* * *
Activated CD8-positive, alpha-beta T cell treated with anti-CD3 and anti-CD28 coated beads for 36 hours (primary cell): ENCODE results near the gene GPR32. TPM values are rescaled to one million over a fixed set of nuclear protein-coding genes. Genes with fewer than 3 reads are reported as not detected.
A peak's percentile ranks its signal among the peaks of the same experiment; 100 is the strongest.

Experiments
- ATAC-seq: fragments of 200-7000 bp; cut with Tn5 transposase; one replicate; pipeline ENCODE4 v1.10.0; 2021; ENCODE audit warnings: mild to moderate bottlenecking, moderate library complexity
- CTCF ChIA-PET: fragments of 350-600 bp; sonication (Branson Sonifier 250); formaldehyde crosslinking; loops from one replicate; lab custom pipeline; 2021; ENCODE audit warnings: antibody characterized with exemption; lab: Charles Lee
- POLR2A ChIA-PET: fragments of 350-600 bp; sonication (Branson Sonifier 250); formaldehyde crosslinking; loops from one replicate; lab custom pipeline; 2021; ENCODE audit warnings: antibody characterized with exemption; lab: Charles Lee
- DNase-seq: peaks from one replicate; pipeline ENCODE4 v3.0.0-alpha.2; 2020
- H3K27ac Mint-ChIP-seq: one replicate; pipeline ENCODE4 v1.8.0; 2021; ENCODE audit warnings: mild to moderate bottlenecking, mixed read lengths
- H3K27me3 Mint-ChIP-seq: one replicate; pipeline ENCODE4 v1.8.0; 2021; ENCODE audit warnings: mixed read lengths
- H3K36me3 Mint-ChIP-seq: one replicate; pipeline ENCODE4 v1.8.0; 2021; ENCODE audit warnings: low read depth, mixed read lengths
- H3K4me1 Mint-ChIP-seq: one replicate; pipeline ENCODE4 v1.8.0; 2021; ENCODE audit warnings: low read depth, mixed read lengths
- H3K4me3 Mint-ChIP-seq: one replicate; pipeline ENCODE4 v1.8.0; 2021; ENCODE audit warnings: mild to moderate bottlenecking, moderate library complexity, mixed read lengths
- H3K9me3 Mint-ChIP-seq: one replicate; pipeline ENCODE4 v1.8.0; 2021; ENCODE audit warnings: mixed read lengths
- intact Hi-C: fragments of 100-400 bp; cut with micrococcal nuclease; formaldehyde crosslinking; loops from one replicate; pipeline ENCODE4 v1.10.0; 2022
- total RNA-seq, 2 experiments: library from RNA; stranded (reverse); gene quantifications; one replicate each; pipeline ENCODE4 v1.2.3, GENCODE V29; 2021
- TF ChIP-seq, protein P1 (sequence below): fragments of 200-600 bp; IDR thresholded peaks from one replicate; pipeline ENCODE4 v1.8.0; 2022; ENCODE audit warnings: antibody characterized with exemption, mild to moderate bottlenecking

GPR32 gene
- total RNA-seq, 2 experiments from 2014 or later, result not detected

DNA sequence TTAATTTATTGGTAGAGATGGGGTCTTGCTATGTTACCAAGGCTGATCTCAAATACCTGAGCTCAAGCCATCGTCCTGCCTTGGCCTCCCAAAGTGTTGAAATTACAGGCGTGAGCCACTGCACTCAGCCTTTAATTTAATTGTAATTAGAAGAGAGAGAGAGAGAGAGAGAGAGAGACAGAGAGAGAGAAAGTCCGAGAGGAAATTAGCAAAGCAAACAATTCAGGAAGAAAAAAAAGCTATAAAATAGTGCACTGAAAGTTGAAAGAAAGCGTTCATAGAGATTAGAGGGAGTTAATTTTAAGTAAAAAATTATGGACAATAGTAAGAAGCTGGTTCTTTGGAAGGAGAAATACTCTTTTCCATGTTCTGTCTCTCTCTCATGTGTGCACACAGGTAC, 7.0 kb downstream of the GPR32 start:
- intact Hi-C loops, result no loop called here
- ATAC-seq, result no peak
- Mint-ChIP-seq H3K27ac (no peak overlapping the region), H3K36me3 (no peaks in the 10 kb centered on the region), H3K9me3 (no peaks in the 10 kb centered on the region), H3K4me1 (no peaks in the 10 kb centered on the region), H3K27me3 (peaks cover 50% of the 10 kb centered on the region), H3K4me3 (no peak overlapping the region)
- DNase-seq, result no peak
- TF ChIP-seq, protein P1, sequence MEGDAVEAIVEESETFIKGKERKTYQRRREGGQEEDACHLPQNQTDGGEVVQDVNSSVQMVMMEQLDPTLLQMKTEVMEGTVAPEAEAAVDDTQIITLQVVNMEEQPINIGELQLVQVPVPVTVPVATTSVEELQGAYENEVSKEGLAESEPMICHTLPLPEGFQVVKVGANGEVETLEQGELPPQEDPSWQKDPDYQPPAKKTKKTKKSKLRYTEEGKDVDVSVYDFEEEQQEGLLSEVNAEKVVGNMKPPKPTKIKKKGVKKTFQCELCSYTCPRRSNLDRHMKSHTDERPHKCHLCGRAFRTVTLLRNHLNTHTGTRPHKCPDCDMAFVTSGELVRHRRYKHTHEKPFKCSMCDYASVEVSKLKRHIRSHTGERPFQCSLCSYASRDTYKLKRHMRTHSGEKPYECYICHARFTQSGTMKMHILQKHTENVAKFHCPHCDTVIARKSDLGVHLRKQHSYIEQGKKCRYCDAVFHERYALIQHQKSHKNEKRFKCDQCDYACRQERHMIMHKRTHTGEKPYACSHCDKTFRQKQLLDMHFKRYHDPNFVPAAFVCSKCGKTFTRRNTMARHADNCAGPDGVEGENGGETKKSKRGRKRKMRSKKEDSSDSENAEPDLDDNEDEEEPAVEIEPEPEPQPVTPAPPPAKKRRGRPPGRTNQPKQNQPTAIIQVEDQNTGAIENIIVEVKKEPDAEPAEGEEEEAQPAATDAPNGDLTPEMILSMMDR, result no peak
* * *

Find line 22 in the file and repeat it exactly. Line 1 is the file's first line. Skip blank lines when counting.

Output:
- Mint-ChIP-seq H3K27ac (no peak overlapping the region), H3K36me3 (no peaks in the 10 kb centered on the region), H3K9me3 (no peaks in the 10 kb centered on the region), H3K4me1 (no peaks in the 10 kb centered on the region), H3K27me3 (peaks cover 50% of the 10 kb centered on the region), H3K4me3 (no peak overlapping the region)